Autism,  General,  Parenting

Never Give Up Hope

There is more to your child than his or her Autism diagnosis.

I wish someone had told me that years ago…

Hearing your child has Autism, or a neurological disorder, can be so unbelievably scary.

It’s strange how such a tiny word like Autism can stop you in your tracks and turn your life upside down. Not that the diagnosis was unexpected, but it felt like the life you had imagined for your child has now flown out the window.

For myself and I’m sure many other parents you feel the combination of sadness and relief. And after reality sets in, you think what now?

I dove in deep; I wanted to know everything possible about Autism and how I could help my child.

You sort through paperwork and referrals. Then you google. How can I fix my son??? I wanted my son to have a life without this word Autism hanging over our heads. I read almost every book I researched on the internet and if I believed everything on the damn internet, Collin would have never become a Cub Scout.

Putting Collin into Cub Scouts was on a whim. Jonah was a year into Cub Scouts when approached by our new Pack Master. She asked us why Collin wasn’t in Cub Scouts along with his brother?

I specifically remember during this part of our Autism journey Collin was having many meltdowns.

And then there were the sleepless nights.


Having meltdowns in public places was always so stressful. I would end up crying myself, feeling defeated, even embarrassed.

I wondered how he would do at den meetings: toting around his Ipad, flapping his hands when he was happy, or not wanting to sit in a group setting.

He was loud.

He would perseverate over certain things

He would recite his movies and tv shows.

Collin has a sensory disorder like most children with Autism and not a big fan of buttons, tags, and anything touching his skin. So Collin wearing a Cub Scout uniform was probably going to be out of the question.

I know he would do all these things because he has Autism.

There were many den meetings he didn’t want to go to. He would let us know he wanted to leave.

But we gave it time.

We gave him time.


Then we noticed he was showing an interest in going to den meetings.

He took part (Collin’s way) in group activities to earn his badges, and I’m pretty sure his favorite part was the Pack Meetings. Collin loved standing with his den and receive his badges. Collin beamed with pride.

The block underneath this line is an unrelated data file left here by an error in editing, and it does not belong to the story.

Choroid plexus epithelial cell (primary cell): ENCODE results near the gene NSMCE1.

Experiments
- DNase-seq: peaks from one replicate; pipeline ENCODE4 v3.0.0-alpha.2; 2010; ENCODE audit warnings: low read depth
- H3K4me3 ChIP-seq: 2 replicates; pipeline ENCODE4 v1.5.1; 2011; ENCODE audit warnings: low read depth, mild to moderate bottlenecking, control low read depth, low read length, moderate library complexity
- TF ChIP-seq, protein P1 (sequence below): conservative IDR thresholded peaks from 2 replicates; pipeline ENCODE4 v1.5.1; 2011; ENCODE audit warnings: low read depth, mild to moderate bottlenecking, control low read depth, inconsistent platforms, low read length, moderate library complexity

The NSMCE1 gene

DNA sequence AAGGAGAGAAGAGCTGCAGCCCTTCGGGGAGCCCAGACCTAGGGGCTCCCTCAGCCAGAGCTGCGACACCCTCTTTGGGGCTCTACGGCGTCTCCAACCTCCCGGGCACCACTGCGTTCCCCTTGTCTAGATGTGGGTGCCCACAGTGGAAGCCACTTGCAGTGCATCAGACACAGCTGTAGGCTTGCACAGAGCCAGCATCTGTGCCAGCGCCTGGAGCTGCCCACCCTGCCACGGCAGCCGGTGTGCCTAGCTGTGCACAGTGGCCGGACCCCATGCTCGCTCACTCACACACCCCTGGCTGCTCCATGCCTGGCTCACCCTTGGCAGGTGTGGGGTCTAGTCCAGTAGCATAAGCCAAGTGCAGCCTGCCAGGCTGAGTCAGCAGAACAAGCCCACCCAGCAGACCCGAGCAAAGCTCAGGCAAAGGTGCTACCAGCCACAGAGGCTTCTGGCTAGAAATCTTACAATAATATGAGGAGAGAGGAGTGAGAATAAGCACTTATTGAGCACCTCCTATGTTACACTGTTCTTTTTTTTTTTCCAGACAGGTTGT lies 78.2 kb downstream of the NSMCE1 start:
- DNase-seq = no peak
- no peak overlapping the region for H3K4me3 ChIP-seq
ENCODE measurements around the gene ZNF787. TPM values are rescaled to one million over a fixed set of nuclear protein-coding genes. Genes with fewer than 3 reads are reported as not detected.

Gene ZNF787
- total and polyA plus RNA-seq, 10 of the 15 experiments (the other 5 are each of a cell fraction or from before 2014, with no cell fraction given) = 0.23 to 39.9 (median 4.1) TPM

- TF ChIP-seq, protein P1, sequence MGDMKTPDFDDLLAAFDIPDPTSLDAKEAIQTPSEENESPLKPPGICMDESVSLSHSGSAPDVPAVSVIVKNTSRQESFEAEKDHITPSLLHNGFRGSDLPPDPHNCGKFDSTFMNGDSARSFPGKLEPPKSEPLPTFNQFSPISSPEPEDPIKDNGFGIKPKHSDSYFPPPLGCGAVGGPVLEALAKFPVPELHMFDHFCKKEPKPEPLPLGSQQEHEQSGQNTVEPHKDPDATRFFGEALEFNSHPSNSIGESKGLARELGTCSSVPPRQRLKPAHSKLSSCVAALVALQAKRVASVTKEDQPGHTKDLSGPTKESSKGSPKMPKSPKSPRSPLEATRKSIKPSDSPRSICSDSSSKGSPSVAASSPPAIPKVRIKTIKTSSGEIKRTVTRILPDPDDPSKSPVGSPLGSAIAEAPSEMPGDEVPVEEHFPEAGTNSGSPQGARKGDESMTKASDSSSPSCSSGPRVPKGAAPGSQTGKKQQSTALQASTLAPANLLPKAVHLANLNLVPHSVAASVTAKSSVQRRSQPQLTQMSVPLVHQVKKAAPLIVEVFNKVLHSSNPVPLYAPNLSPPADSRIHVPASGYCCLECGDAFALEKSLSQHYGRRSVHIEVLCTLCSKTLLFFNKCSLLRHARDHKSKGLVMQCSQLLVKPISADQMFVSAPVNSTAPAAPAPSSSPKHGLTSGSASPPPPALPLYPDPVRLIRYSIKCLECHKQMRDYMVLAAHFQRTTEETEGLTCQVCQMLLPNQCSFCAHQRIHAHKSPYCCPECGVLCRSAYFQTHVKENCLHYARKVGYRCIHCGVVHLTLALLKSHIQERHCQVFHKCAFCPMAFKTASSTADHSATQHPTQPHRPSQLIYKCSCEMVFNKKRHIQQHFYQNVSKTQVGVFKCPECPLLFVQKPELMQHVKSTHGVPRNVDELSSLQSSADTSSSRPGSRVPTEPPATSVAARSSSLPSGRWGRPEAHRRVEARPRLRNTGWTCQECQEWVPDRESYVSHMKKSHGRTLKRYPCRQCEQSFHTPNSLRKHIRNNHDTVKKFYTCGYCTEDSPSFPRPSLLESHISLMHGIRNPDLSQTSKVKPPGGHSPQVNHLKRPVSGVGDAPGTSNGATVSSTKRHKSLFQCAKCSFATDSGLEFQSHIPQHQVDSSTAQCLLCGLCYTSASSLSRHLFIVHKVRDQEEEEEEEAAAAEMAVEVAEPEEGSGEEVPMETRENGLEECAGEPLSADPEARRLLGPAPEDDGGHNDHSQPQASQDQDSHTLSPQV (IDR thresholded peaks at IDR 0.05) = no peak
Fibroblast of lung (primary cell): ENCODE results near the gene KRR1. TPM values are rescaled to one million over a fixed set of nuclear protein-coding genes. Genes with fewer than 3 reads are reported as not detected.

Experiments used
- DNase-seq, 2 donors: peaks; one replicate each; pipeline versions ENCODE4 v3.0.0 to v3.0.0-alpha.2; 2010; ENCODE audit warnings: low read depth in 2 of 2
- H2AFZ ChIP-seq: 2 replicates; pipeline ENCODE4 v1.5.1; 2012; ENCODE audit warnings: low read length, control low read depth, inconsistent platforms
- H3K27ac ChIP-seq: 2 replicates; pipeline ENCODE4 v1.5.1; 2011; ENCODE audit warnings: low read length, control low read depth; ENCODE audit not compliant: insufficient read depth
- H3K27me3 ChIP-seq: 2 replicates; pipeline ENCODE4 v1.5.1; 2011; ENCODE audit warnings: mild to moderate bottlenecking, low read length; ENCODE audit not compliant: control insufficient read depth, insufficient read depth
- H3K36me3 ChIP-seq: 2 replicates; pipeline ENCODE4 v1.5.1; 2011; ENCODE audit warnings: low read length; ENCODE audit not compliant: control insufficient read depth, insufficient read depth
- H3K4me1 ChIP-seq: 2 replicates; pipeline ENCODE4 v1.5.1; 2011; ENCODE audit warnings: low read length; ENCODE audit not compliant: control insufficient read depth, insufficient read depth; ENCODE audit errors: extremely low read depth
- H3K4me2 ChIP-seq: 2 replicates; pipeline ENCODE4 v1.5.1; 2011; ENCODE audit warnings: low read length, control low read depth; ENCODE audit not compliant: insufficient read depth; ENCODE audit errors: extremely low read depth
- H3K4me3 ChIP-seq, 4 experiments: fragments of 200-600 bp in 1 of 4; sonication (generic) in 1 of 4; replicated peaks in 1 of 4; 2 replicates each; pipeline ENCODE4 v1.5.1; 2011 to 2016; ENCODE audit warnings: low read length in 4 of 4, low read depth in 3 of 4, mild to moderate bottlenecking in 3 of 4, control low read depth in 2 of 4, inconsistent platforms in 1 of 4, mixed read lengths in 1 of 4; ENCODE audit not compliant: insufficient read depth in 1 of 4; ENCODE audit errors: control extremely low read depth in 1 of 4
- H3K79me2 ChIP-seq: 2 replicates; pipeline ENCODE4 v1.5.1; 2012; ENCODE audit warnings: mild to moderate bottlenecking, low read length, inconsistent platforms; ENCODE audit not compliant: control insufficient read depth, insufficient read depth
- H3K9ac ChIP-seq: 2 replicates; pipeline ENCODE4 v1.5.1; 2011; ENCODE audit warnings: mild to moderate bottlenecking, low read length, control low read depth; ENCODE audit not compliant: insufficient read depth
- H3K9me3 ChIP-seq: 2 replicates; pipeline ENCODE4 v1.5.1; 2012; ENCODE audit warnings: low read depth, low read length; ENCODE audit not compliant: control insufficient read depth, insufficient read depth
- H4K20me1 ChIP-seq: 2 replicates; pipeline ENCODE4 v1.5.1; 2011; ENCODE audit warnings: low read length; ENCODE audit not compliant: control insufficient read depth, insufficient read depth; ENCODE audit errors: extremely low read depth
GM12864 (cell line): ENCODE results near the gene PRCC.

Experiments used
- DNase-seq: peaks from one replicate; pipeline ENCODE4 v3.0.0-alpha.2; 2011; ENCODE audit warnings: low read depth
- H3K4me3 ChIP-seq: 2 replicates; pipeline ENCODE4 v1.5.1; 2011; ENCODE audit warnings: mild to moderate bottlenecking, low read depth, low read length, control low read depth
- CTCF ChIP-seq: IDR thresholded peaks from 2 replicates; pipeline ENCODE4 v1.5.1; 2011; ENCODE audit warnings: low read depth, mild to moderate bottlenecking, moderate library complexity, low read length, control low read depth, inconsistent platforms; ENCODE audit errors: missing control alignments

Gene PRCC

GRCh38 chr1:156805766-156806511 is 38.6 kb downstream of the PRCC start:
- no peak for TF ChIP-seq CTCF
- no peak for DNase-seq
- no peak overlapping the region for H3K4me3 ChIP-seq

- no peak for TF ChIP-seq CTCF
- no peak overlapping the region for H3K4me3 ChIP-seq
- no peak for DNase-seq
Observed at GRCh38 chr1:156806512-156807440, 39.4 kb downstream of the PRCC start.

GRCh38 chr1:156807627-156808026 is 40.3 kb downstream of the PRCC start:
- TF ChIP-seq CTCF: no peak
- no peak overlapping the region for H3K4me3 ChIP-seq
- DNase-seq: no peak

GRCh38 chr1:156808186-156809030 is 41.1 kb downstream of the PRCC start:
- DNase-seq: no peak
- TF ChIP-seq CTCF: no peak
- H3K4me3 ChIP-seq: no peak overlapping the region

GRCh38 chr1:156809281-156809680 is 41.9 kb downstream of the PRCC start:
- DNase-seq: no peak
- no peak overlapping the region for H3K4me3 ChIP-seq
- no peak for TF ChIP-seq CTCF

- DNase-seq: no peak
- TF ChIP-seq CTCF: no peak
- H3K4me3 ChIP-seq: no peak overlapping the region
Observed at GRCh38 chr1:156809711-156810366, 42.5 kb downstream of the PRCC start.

Fast forward 4 years.

Two days before our Cub Scout Pack 100 (Webelos Arrow of Light) crossover ceremony, our sweet boy put on Jonah’s uniform button-down shirt. Mind blown!!! We praised him!!! “Great job buddy!” I grabbed my phone quickly and took a picture just in case this was a fluke.

On the day of the ceremony, my husband reached out to find a shirt for Collin to wear. We were lucky to get in touch with another Scout mom who had a shirt we could borrow.

I let Collin wear his Pack t-shirt, and we brought his uniform shirt.

Right before his den was getting ready for their part of the ceremony, I asked Collin if he wanted to wear his uniform shirt, and said yes. I moved fast, just in case he changed his mind!

One change I noticed with Collin, especially during Covid, he bonded with his brother. Everything Jonah did, he wanted to do it as well.

Sometimes that can be a blessing and other times not so much. But it worked for tonight, and I was okay with it.

I was in awe of Collin. He followed directions, took part, and loved every minute.

The boys below have so much to do with Collin enjoying Scouting.  They were always so wonderful and accepting of Collin.

There comes a time when you reach a place in your Autism journey where you are okay and you realize your child is thriving and Autism is just a small part of him and he has so much more to offer.



Left to Right Wes Watson, Charles Warren, Leland Suvak-Adams. Jonah Welsh and Collin Welsh

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Hello!! I'm Deana. I'm a mom to two amazing twin boys, Collin, who was diagnosed with Autism at age 2, and Jonah, who was recently diagnosed with ADHD. We live in Florida and love spending time outdoors. When we are not outdoors, I'm homeschooling, crafting and blogging, and raising awareness on Autism.

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